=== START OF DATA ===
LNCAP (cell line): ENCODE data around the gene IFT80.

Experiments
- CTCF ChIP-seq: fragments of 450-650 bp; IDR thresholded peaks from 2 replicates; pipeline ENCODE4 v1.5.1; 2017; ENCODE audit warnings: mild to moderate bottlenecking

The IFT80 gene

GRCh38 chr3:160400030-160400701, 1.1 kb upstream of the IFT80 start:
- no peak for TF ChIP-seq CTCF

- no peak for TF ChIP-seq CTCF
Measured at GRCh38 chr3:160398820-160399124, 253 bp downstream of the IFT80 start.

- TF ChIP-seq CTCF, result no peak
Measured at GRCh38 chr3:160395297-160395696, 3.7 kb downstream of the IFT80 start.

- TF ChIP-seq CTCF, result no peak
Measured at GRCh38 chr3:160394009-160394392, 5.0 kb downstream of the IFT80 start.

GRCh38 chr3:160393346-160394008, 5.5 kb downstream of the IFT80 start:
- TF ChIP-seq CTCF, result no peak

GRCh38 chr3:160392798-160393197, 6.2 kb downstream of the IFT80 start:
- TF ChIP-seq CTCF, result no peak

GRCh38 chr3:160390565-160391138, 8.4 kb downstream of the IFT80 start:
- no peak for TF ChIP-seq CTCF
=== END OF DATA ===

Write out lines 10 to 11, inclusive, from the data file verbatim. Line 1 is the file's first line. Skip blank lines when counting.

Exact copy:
Measured at GRCh38 chr3:160395297-160395696, 3.7 kb downstream of the IFT80 start.

- TF ChIP-seq CTCF, result no peak